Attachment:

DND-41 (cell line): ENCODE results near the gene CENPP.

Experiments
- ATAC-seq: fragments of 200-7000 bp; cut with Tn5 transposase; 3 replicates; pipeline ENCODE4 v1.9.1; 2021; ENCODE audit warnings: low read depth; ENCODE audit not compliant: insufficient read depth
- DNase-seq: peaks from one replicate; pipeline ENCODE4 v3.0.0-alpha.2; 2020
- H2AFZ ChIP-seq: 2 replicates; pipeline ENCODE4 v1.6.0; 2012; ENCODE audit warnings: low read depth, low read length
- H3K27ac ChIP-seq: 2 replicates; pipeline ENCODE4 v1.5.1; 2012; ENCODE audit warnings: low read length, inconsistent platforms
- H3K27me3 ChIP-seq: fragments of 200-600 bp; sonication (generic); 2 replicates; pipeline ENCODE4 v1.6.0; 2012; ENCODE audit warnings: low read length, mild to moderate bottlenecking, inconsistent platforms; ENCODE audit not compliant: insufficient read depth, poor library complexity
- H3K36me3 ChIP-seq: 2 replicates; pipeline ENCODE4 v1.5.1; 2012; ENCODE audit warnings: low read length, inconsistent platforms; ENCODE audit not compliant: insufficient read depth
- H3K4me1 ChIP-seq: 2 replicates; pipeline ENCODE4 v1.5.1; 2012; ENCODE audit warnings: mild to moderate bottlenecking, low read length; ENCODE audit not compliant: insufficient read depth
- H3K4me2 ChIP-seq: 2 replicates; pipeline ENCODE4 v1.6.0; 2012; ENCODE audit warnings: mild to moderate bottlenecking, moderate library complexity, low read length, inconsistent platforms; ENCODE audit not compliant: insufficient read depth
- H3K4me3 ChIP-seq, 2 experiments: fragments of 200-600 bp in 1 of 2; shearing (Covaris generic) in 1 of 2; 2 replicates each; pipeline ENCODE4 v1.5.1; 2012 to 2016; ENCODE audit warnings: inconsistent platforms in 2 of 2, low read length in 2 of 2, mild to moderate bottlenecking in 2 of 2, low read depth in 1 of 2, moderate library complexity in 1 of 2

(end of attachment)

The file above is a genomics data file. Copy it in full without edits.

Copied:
DND-41 (cell line): ENCODE results near the gene CENPP.

Experiments
- ATAC-seq: fragments of 200-7000 bp; cut with Tn5 transposase; 3 replicates; pipeline ENCODE4 v1.9.1; 2021; ENCODE audit warnings: low read depth; ENCODE audit not compliant: insufficient read depth
- DNase-seq: peaks from one replicate; pipeline ENCODE4 v3.0.0-alpha.2; 2020
- H2AFZ ChIP-seq: 2 replicates; pipeline ENCODE4 v1.6.0; 2012; ENCODE audit warnings: low read depth, low read length
- H3K27ac ChIP-seq: 2 replicates; pipeline ENCODE4 v1.5.1; 2012; ENCODE audit warnings: low read length, inconsistent platforms
- H3K27me3 ChIP-seq: fragments of 200-600 bp; sonication (generic); 2 replicates; pipeline ENCODE4 v1.6.0; 2012; ENCODE audit warnings: low read length, mild to moderate bottlenecking, inconsistent platforms; ENCODE audit not compliant: insufficient read depth, poor library complexity
- H3K36me3 ChIP-seq: 2 replicates; pipeline ENCODE4 v1.5.1; 2012; ENCODE audit warnings: low read length, inconsistent platforms; ENCODE audit not compliant: insufficient read depth
- H3K4me1 ChIP-seq: 2 replicates; pipeline ENCODE4 v1.5.1; 2012; ENCODE audit warnings: mild to moderate bottlenecking, low read length; ENCODE audit not compliant: insufficient read depth
- H3K4me2 ChIP-seq: 2 replicates; pipeline ENCODE4 v1.6.0; 2012; ENCODE audit warnings: mild to moderate bottlenecking, moderate library complexity, low read length, inconsistent platforms; ENCODE audit not compliant: insufficient read depth
- H3K4me3 ChIP-seq, 2 experiments: fragments of 200-600 bp in 1 of 2; shearing (Covaris generic) in 1 of 2; 2 replicates each; pipeline ENCODE4 v1.5.1; 2012 to 2016; ENCODE audit warnings: inconsistent platforms in 2 of 2, low read length in 2 of 2, mild to moderate bottlenecking in 2 of 2, low read depth in 1 of 2, moderate library complexity in 1 of 2